There is no difference between how Apple is handling Roger Stone's or the San Bernardino s...

Posted:
in General Discussion edited February 8
Once again, social media is ablaze with accusations that Roger Stone and the San Bernardino shooters are being treated differently by Apple in regards to iCloud data -- but in the real world, there is no difference between how the iCloud data turnover was handled by Apple. AppleInsider breaks it down.

Roger Stone, following his appearance in federal court in Washington D.C.
Roger Stone, following his appearance in federal court in Washington D.C.


In the summer of 2018, the office of Special Counsel Robert Mueller was preparing for trial against former Trump campaign manager Paul Manafort. It was widely reported in June of that year, that Manafort had made a monumental blunder in regard to operational security. While communicating with potential witnesses via WhatsApp, Manafort had inadvertently backed up the communications, unencrypted, to his iCloud account.

Investigators obtained a warrant to access that account and uncovered evidence that Manafort had tampered with witnesses. This led to additional charges, to which Manafort ultimately pled guilty. The ex-campaign manager, who later breached his cooperation agreement, is now looking at significant prison time.

However, the iCloud side of the Manafort case caused a talking point to emerge, that Apple was guilty of a double standard. But, the problem with that assumption is that Apple treats all search warrants the same, regardless of who they are for.

The San Bernardino Standard

The argument went that Apple had refused to create a backdoor for the iPhone in the case of the one of the San Bernardino shooters following the December 2015 shooting. Yet, they were perfectly willing to easily hand over Manafort's iCloud data. Why protect the privacy of terrorists, when they won't do it for everybody?

More advanced versions of the theory, including one pushed on Fox News, stated that Robert Mueller and Tim Cook must be in cahoots against Donald Trump, since Mueller once worked for a law firm that represented Apple. That Fox segment happened to air the same August evening in which Cook was meeting with President Trump himself, as Trump's New Jersey golf course. The argument was always very clearly false, while betraying a misunderstanding of how iCloud and encryption technologies work.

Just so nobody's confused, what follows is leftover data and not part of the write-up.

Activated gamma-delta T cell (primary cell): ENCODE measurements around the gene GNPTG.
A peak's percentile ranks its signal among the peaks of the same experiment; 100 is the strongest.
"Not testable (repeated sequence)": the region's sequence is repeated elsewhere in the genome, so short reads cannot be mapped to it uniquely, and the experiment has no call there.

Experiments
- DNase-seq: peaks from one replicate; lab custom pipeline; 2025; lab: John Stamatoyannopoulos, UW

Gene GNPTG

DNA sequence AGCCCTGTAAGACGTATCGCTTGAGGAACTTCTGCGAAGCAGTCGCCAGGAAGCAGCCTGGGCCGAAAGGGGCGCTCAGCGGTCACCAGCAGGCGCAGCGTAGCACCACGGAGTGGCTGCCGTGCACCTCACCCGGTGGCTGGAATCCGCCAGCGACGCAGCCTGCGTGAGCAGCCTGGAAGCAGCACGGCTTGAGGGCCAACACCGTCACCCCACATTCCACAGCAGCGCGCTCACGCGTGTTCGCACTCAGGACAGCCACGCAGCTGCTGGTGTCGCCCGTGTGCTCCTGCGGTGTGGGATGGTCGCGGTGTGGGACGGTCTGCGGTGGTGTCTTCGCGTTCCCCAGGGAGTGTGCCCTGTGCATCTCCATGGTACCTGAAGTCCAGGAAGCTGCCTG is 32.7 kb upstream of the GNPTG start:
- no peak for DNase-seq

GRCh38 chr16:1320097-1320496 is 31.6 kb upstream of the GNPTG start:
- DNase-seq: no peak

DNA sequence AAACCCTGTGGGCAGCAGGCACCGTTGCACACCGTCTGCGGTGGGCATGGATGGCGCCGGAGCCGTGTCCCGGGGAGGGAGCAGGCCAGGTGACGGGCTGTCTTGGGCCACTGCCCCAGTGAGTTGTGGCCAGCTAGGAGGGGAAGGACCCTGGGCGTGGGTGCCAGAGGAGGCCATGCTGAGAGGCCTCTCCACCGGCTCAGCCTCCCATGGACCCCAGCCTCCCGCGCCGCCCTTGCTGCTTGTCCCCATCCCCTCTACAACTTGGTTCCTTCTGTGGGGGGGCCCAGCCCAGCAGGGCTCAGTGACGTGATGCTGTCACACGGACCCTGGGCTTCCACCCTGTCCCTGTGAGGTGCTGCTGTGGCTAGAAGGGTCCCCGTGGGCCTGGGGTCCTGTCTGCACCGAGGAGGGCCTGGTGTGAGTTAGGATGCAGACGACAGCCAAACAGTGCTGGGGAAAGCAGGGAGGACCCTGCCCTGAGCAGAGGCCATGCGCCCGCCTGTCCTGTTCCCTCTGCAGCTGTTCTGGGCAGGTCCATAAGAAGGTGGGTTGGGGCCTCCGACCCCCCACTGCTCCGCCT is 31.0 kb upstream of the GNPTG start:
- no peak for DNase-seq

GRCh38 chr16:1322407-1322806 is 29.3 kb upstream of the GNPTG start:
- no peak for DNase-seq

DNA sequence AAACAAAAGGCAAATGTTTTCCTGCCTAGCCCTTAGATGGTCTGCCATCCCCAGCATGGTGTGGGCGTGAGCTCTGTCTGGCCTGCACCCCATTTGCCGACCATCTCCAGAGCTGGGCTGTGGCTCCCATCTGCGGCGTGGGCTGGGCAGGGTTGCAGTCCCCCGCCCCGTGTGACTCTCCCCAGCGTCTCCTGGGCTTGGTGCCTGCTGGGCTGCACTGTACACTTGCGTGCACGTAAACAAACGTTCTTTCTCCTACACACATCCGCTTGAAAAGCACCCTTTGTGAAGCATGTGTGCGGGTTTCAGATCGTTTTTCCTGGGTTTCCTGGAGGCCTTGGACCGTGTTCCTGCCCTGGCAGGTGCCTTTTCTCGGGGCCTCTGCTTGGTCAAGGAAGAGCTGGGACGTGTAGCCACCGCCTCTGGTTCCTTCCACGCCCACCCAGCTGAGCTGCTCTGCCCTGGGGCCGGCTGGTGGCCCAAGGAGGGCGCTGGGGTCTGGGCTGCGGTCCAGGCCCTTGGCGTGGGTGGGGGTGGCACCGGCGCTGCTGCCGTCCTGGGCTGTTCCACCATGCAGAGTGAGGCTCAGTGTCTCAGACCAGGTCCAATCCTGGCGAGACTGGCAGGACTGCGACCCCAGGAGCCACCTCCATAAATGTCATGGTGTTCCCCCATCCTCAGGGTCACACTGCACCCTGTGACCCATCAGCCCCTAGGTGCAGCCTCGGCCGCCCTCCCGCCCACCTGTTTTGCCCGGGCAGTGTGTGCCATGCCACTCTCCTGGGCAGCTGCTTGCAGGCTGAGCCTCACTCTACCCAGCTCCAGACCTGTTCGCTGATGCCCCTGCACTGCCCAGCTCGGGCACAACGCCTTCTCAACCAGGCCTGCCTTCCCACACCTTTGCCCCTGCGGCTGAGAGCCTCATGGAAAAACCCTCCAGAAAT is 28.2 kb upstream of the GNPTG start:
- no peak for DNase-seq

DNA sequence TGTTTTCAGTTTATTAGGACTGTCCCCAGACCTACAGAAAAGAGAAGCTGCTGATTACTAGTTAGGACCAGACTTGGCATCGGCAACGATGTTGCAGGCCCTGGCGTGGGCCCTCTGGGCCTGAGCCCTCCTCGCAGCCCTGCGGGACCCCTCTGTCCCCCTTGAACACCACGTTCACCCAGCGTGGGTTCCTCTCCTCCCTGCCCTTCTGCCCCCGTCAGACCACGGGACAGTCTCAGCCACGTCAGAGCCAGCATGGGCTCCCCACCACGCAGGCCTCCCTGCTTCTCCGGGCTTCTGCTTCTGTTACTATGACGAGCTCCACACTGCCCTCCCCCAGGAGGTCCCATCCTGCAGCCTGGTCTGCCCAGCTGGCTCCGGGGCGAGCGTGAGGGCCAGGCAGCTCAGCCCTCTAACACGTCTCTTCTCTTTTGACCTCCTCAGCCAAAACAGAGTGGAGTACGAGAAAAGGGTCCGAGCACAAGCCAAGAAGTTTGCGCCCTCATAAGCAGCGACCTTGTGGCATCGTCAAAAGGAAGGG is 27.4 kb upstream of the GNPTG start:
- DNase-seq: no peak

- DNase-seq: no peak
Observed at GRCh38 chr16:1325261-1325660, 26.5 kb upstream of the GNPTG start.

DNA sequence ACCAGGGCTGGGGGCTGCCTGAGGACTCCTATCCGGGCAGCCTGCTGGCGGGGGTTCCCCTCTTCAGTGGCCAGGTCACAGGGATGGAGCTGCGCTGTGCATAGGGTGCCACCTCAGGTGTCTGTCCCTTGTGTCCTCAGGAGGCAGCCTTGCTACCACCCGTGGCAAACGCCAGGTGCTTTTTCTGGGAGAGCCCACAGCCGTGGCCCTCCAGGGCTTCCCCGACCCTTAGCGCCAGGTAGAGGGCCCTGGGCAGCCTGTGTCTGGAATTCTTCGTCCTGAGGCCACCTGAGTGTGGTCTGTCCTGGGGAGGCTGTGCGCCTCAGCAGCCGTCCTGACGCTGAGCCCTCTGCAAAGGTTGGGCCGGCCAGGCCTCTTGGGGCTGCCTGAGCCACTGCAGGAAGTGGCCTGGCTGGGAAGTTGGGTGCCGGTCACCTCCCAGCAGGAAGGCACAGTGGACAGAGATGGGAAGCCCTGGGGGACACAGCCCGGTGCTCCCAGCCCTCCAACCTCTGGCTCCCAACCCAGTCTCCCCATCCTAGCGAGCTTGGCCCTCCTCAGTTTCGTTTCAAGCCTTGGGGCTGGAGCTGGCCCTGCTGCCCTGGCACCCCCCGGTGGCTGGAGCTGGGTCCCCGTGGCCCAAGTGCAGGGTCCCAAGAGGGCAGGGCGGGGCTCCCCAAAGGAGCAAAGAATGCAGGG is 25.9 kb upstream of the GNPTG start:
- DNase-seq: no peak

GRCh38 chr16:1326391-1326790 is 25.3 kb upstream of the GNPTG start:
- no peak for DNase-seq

Law enforcement obtaining a warrant for iCloud data is completely unremarkable. It is spelled out for users that Apple can and will surrender everything that they have in the Terms of Service to which every iCloud user agrees.

Data from Stone, Manafort, and the San Bernardino shooters were all provided to law enforcement after Apple was served by the warrant. None of the three were singled out or treated unfairly.

The San Bernardino case, on the other hand, had an additional twist. In an entirely different legal motion, the courts decided that the U.S. government request to bypass Apple's own security on hardware was reasonable, and ordered Apple to do so. This second order is a completely different one, not a search warrant, and unrelated to iCloud data.

So now the same theories have been resurrected, in the case of Roger Stone.

The Stone Indictment

Roger Stone is a longtime political operative who was officially part of Trump's campaign in its early stages in 2015, and continued to informally advise Trump for the next couple of years. He was arrested January 25 and indicted on seven counts, including lying to Congress, obstruction of justice and witness tampering, all in connection with the Mueller probe.

According to CNN, the FBI obtained warrants to search multiple residences of Stone's, while also seizing a large cache of electronic devices. As cited by CNN was a court document filed by the special counsel that stated the evidence collected from Stone includes discovery and rifling through data that is "voluminous and complex."